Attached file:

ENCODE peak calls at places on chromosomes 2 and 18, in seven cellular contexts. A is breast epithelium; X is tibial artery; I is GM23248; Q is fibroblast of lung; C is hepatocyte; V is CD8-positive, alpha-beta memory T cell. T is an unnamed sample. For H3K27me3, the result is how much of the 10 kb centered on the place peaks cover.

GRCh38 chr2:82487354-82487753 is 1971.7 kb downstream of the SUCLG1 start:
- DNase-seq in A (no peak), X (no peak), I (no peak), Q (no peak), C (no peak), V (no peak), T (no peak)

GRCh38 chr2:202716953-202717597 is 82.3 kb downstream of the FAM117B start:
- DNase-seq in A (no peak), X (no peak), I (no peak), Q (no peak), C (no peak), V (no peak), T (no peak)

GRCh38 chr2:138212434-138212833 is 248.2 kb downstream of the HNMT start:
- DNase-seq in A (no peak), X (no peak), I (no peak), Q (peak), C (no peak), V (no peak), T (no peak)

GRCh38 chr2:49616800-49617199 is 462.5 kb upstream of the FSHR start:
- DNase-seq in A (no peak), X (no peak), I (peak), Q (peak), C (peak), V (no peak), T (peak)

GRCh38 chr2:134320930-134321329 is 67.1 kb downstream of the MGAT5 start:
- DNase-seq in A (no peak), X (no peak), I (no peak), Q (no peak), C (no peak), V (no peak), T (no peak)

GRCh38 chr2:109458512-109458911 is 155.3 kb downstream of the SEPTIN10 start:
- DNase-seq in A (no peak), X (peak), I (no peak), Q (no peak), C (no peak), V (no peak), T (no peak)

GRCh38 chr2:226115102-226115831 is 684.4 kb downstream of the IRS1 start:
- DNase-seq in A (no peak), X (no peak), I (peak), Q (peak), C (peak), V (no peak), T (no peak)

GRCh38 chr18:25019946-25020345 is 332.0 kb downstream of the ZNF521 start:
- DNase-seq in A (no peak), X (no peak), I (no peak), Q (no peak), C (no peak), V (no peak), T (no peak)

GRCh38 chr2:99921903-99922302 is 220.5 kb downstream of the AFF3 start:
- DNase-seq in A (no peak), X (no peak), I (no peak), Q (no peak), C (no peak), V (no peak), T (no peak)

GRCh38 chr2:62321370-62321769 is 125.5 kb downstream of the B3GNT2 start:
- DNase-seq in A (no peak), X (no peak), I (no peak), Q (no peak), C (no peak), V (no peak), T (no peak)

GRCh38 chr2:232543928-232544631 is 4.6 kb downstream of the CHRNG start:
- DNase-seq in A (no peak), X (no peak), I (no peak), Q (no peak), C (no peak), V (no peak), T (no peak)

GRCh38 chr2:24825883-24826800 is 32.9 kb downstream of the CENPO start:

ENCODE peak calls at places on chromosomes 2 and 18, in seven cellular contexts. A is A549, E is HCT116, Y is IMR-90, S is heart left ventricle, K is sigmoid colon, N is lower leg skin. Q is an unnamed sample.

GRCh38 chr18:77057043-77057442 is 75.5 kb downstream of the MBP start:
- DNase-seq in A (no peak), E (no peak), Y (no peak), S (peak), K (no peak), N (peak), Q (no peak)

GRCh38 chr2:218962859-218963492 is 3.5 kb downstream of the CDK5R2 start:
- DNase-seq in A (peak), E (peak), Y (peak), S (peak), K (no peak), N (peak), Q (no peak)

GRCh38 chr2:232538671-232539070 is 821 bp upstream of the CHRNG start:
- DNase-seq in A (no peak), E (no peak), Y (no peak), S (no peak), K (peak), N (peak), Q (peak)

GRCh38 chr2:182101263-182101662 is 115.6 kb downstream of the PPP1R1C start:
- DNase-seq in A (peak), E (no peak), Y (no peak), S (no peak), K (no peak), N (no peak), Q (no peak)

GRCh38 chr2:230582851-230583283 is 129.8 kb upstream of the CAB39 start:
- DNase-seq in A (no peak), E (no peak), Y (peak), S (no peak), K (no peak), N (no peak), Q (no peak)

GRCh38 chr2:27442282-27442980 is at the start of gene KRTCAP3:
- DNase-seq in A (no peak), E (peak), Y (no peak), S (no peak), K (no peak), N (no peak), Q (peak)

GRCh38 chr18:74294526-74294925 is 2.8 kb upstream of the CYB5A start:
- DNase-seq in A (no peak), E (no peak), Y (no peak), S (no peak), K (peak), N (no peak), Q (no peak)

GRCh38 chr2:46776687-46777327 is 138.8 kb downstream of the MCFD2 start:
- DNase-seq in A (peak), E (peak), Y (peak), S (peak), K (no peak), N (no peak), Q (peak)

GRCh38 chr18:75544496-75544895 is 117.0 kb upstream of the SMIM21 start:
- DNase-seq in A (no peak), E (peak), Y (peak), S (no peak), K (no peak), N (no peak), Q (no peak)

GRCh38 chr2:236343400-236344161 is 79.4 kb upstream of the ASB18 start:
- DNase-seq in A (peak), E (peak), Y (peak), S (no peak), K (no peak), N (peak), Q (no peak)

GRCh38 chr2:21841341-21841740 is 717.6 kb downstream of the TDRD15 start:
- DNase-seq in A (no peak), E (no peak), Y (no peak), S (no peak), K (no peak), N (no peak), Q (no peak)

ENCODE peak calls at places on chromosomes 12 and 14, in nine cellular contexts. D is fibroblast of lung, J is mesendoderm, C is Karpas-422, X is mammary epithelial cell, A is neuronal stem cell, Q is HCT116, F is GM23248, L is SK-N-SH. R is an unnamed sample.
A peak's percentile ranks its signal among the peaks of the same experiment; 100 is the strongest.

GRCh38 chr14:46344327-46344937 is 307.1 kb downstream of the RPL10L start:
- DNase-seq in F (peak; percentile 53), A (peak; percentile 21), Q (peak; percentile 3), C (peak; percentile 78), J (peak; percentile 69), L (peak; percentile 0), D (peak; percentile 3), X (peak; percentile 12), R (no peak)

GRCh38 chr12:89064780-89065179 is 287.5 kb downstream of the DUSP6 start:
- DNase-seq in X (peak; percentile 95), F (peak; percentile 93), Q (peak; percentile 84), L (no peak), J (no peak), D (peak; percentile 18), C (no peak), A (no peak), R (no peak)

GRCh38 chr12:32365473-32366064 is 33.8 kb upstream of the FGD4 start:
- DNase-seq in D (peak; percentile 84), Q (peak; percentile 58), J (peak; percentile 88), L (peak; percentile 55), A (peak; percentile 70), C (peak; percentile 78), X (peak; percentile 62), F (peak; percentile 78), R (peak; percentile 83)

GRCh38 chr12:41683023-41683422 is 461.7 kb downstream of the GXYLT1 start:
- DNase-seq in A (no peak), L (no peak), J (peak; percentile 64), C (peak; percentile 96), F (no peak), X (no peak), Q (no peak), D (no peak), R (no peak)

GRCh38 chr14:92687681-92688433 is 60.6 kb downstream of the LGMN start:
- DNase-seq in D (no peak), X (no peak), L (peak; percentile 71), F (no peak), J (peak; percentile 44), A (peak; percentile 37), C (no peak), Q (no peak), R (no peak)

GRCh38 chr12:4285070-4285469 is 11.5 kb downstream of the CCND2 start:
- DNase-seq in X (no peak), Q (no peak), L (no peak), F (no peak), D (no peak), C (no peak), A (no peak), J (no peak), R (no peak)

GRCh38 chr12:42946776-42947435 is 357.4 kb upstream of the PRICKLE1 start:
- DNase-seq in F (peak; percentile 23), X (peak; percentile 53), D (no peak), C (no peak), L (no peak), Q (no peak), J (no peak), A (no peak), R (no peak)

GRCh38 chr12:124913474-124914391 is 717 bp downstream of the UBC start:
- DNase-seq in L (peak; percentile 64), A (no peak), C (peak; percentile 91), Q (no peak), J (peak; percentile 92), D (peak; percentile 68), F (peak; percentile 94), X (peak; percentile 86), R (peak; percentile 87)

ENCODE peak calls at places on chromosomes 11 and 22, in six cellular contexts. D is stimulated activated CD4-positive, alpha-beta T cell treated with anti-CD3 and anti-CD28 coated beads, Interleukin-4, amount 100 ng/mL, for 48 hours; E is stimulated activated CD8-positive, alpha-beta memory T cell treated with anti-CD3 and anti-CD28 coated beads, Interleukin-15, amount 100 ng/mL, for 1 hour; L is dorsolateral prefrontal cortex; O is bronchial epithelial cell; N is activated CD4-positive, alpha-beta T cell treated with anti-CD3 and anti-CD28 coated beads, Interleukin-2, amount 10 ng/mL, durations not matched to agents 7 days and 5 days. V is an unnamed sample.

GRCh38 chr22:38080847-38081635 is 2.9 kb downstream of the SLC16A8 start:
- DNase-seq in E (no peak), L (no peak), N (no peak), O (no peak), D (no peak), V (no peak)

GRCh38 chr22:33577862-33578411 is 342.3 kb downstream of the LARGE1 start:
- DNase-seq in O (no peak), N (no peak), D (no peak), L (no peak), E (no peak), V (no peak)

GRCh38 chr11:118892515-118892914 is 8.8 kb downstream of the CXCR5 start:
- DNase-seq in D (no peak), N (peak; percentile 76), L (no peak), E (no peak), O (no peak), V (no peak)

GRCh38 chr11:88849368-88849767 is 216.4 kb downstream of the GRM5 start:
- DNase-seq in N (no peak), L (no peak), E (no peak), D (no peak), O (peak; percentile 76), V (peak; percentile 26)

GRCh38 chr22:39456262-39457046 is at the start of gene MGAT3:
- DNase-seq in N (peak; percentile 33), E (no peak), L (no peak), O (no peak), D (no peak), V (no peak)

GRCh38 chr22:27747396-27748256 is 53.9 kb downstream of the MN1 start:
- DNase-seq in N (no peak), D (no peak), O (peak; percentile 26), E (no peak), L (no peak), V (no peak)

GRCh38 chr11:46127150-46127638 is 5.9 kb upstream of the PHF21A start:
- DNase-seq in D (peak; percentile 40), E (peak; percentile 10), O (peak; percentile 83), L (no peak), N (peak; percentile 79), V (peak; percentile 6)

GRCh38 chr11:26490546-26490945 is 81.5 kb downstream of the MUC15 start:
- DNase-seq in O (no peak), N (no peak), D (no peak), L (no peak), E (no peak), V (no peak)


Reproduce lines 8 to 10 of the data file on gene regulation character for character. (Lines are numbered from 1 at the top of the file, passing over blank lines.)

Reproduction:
GRCh38 chr2:49616800-49617199 is 462.5 kb upstream of the FSHR start:
- DNase-seq in A (no peak), X (no peak), I (peak), Q (peak), C (peak), V (no peak), T (peak)

GRCh38 chr2:134320930-134321329 is 67.1 kb downstream of the MGAT5 start: